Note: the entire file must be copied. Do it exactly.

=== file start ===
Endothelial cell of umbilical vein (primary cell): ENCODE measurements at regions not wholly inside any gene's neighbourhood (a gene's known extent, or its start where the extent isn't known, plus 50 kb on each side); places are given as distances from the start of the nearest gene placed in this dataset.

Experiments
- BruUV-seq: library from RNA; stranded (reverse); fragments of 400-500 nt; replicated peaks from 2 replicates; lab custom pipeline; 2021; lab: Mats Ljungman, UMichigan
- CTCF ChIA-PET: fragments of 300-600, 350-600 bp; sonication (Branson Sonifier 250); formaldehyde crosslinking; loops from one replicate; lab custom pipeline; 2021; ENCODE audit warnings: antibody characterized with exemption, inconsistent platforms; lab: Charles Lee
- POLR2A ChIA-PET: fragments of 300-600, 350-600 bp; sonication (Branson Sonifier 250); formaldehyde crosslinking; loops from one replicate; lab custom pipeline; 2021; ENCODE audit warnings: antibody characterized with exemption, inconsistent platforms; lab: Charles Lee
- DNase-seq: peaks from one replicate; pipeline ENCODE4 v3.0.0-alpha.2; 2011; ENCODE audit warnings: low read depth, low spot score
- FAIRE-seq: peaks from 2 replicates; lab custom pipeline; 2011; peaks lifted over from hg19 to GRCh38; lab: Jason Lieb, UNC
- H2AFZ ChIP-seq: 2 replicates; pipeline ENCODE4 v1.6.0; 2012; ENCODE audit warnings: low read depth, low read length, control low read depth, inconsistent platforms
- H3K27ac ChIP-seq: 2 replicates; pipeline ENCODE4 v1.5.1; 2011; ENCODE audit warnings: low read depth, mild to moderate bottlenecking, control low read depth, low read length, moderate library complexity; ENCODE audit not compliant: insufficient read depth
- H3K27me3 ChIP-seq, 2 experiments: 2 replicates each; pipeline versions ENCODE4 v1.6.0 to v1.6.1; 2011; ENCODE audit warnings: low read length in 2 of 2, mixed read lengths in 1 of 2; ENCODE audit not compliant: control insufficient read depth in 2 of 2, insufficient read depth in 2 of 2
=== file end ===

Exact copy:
Endothelial cell of umbilical vein (primary cell): ENCODE measurements at regions not wholly inside any gene's neighbourhood (a gene's known extent, or its start where the extent isn't known, plus 50 kb on each side); places are given as distances from the start of the nearest gene placed in this dataset.

Experiments
- BruUV-seq: library from RNA; stranded (reverse); fragments of 400-500 nt; replicated peaks from 2 replicates; lab custom pipeline; 2021; lab: Mats Ljungman, UMichigan
- CTCF ChIA-PET: fragments of 300-600, 350-600 bp; sonication (Branson Sonifier 250); formaldehyde crosslinking; loops from one replicate; lab custom pipeline; 2021; ENCODE audit warnings: antibody characterized with exemption, inconsistent platforms; lab: Charles Lee
- POLR2A ChIA-PET: fragments of 300-600, 350-600 bp; sonication (Branson Sonifier 250); formaldehyde crosslinking; loops from one replicate; lab custom pipeline; 2021; ENCODE audit warnings: antibody characterized with exemption, inconsistent platforms; lab: Charles Lee
- DNase-seq: peaks from one replicate; pipeline ENCODE4 v3.0.0-alpha.2; 2011; ENCODE audit warnings: low read depth, low spot score
- FAIRE-seq: peaks from 2 replicates; lab custom pipeline; 2011; peaks lifted over from hg19 to GRCh38; lab: Jason Lieb, UNC
- H2AFZ ChIP-seq: 2 replicates; pipeline ENCODE4 v1.6.0; 2012; ENCODE audit warnings: low read depth, low read length, control low read depth, inconsistent platforms
- H3K27ac ChIP-seq: 2 replicates; pipeline ENCODE4 v1.5.1; 2011; ENCODE audit warnings: low read depth, mild to moderate bottlenecking, control low read depth, low read length, moderate library complexity; ENCODE audit not compliant: insufficient read depth
- H3K27me3 ChIP-seq, 2 experiments: 2 replicates each; pipeline versions ENCODE4 v1.6.0 to v1.6.1; 2011; ENCODE audit warnings: low read length in 2 of 2, mixed read lengths in 1 of 2; ENCODE audit not compliant: control insufficient read depth in 2 of 2, insufficient read depth in 2 of 2